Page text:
Personally, I don’t think we have to challenge the CSM individual’s hacking skills. After all, do hackers inherently make better managers? Rather, we should challenge the terminology that bestows the ludicrous moniker of “Master” after a few days of classroom training. Of course, as a counterpoint, the concepts behind Scrum are simple enough to be mastered in a couple of days — that’s the beauty of a simple technique. But the skill of being a Project Manager can take a lifetime to master, Scrum or otherwise, IMHO.

I think what is worse is the blind-faith that someone who has been certified as a CSM is qualified to run an agile project. Or the illusion that everything else we do can suck, but as long as we have Scrum, we’ll succeed.

The beauty of a free market: this CSM brouhaha will sort itself out. Companies will learn one way or the other that there is no magic bullet to hiring (despite the world’s stupidest job postings for CSM folks), nor is there a silver bullet to getting projects completed successfully.

Using Basecamp in an Agile Manner

Software Development Life Cycle

In software development, we want to make our process as visible as possible to all participants and stakeholders. To that end, behold a simple process that uses a handful of Basecamp To-Do Lists as markers for how a feature or bug is working its way through this process.

At any point in time, you can look at the “To-Do” list page for a status on your favorite new feature, task, or bug. And, if you have a chunk of features piled up in an “Iteration 1” list, you can see the number of items being worked through to completion. (There are even third-party apps that allow you to do burndown charts if they appeal to you.)

Using Basecamp's To-Do List in a simple manner


The business has a desired priority for features as expressed by the order of items in the “staging” lists, and especially the On-Deck list (to borrow a baseball metaphor for “What’s next”). For major new features, the business and the developers will work out a rough Release Plan. But for simple enhancements and bugs, the business can simply add desired items to the lists.


The Developer will pick a new task off of the top of the On-Deck list. There will usually be a conversation around the issue to ensure proper understanding (unless it is self-explanatory). Ideally, we get the business/testers helping to write User Acceptance Tests in the BDD form of Given… When… Then… The Developer moves this feature into the “In Progress” list. If desired/possible, the user could add a date estimate for the task.

The Developer will create tests, be they Cucumber, RSpec, or UnitTest, or all 3 types. If possible, the Testers can help write the up-front acceptance tests, so that they are intimate with the feature/bug. The Developer writes code until the tests pass.

Once the issue is complete, and the tests are passing (and you didn’t break any other tests), the Developer: commits the code, updates the TEST server, and does a smoke test to ensure things still work as expected. The Developer then moves the task to the “To Be QA’d” list, where the Testers will now verify the issue is indeed complete and correct on TEST. Close collaboration between Tester and Developer is warranted here, as the nature of the fix and any developer tests can be explained so that testing can be as effective as possible. Plus we want to maximize use of automated tests, and minimize any unnecessary manual tests (as they are time consuming and expensive) given the nature of the code changes.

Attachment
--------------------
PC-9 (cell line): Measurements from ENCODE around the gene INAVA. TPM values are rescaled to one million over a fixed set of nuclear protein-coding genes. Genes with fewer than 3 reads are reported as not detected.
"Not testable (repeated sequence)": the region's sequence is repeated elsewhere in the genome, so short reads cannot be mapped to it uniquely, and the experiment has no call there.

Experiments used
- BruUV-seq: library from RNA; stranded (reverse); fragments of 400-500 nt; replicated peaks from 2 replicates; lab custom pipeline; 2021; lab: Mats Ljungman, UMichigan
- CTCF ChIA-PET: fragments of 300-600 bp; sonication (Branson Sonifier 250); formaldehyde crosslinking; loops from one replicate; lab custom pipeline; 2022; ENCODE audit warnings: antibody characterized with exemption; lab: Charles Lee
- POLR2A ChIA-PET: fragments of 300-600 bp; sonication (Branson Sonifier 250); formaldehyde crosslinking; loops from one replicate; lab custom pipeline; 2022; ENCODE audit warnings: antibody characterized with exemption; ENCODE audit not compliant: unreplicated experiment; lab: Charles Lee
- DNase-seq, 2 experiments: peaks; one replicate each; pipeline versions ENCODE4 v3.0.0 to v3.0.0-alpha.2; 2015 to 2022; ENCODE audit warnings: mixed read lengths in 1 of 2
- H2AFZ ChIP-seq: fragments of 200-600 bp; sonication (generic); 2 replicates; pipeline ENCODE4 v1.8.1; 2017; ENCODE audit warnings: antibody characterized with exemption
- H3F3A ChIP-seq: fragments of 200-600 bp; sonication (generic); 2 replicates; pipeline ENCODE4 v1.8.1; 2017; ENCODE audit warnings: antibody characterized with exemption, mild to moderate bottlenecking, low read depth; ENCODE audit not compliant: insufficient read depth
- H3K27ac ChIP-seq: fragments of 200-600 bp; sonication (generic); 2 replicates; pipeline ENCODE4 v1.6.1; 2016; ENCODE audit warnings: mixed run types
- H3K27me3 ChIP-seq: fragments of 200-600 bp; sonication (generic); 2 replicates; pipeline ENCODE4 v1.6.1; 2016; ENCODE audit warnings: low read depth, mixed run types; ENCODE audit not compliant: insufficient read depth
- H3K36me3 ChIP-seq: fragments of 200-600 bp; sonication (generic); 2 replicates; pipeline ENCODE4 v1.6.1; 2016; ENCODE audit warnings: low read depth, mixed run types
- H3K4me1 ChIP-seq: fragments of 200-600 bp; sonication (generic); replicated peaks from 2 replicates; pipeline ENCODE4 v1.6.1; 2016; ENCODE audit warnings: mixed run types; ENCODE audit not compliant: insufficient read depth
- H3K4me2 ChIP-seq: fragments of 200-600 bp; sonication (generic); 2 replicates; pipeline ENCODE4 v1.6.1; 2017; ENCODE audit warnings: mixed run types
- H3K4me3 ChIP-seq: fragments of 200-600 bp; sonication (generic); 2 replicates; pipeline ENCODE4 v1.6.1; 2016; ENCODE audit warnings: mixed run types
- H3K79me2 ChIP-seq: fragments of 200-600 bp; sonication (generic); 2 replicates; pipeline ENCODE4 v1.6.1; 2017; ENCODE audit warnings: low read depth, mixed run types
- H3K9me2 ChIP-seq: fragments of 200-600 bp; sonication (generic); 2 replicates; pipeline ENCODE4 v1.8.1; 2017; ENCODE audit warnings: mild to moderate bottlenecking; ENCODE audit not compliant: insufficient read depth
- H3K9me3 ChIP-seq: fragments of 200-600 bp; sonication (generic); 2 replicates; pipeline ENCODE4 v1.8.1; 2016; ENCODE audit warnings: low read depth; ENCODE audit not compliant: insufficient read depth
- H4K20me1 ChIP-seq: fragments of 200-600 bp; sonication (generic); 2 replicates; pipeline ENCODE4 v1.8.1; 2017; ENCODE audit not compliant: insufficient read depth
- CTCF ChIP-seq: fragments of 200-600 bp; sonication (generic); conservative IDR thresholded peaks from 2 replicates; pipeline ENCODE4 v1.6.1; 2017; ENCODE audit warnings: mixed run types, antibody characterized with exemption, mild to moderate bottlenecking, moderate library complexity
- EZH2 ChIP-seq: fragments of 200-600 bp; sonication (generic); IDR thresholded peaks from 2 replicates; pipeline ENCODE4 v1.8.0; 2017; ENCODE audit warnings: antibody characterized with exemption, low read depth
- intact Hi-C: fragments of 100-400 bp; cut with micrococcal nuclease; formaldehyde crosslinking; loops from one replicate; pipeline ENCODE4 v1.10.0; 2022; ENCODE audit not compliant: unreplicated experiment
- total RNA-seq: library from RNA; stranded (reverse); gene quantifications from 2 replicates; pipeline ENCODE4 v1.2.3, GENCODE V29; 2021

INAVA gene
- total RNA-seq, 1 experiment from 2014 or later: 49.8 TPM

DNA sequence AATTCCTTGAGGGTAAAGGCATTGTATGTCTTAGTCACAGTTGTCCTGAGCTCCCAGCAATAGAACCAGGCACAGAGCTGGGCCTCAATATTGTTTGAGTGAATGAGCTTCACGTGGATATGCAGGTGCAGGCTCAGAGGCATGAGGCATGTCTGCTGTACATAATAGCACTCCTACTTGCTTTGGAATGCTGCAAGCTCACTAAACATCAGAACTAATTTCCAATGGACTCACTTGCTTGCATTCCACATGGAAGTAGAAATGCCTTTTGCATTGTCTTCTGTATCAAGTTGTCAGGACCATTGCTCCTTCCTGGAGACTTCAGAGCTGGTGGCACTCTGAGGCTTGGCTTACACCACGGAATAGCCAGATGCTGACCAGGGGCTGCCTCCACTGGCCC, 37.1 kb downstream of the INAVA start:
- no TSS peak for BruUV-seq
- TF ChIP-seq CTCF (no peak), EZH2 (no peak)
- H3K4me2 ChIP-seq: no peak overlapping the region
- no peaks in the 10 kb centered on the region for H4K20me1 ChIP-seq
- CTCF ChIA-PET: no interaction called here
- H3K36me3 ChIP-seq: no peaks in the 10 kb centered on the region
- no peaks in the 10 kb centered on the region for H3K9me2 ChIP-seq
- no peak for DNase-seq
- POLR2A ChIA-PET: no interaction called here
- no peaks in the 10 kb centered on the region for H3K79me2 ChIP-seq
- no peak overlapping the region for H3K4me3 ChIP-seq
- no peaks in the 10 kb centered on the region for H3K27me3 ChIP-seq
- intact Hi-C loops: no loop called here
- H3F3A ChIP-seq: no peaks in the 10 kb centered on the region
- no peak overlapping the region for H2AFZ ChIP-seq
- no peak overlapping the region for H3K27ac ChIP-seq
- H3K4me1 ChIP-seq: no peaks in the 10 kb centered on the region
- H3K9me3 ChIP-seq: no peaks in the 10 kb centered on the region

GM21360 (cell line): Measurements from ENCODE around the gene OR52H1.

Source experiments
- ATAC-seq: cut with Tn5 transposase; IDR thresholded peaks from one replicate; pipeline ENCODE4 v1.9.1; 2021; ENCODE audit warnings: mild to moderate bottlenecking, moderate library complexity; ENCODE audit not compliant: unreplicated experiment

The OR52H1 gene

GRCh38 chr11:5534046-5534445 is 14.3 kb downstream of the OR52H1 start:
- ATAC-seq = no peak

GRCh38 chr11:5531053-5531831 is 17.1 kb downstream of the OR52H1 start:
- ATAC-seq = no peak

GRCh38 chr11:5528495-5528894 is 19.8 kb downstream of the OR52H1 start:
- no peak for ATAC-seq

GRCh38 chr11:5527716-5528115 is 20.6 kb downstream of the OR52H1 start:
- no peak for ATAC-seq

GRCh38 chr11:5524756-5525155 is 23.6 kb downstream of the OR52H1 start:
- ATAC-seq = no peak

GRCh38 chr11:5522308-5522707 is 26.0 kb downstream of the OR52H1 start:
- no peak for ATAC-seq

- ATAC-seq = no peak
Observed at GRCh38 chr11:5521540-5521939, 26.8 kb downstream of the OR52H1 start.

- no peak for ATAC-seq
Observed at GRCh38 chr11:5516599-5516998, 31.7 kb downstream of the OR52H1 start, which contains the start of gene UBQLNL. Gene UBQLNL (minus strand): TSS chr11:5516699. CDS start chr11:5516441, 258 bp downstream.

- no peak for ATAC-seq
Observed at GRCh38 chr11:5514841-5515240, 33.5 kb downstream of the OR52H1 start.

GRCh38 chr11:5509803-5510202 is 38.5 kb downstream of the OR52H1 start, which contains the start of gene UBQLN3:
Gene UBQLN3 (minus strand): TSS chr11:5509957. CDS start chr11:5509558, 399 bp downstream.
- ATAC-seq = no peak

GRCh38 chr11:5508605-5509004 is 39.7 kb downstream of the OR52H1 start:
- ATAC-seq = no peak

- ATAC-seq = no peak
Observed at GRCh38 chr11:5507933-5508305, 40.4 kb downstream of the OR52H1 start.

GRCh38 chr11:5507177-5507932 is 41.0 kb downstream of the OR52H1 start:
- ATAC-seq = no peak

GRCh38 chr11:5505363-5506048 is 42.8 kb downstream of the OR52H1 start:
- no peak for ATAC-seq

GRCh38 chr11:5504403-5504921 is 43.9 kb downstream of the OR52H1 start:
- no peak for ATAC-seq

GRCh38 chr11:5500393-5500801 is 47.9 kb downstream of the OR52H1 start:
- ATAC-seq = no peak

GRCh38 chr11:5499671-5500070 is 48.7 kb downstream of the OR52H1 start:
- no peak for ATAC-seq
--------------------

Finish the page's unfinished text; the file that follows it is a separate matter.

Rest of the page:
If the QA passes, the Tester moves the task to the “To Be Released” list. Depending on the nature of the feature, the Business can also help to “test” and ensure things work as expected. If the test fails, then the task is moved back to the On-Deck list and the details added to the issue as comments (if simple) and image uploads (add image link to the comments), or to the issue tracker if it is more complex (even though it is technically not an issue against the released product).


The Developer will schedule the move for “To Be Released” tasks to the PRODuction box. This may require coordination with the client’s IT team if they have internal controls. Following release, the application is smoke tested to be sure the basics are still functioning. If any problems arise, the server can be rolled back, or fixed ASAP, based on the nature of the error.

Once the items are released to PROD, you can indicate that they are “complete.” If the issues came from a list that you want to keep for posterity, simply drag the completed task to the original list (“Iteration 1” for example). Now you can see the items in that list that have been released (i.e., completed).


I’ve used Jira and much more elaborate SDLC schemes in the past. But a recent Rails project with just a few folks on the team, found us trying out Basecamp. By creating various lists, we can mimic the Kanban-style wall board that Greenhooper provides within Jira. Because the lists allow simple ordering to show priority, and you can drag-and-drop between lists, and you can track your time, I think we have a very lightweight, winning combination.

This process is equally at home doing one feature all the way through, or an entire iteration’s worth of features in a bigger chunk. (Basically dependent on the cost of testing and the appetite of the end-user for changes.)

SDLC process[/caption]

Tale of the Demanding Consultant

So, I just heard that a consultant canceled a gig at a company because — get this — the company did not move off of a big VCS system prior to his Scrum (etc.) engagement. (In the words of one friend, it sounds a bit like a temper tantrum or elitism.)

In my opinion, any consultant worth their salt would simply deal with it… the choice of VCS is *not* an issue. Neither is the choice of “Use Cases” or “User Stories.”

If you think these sorts of things are a big deal,

  1. go directly to jail,
  2. do not pass go,
  3. do not collect $200.


Consider this a “Bad Smell” should you face such a pre-engagement demand!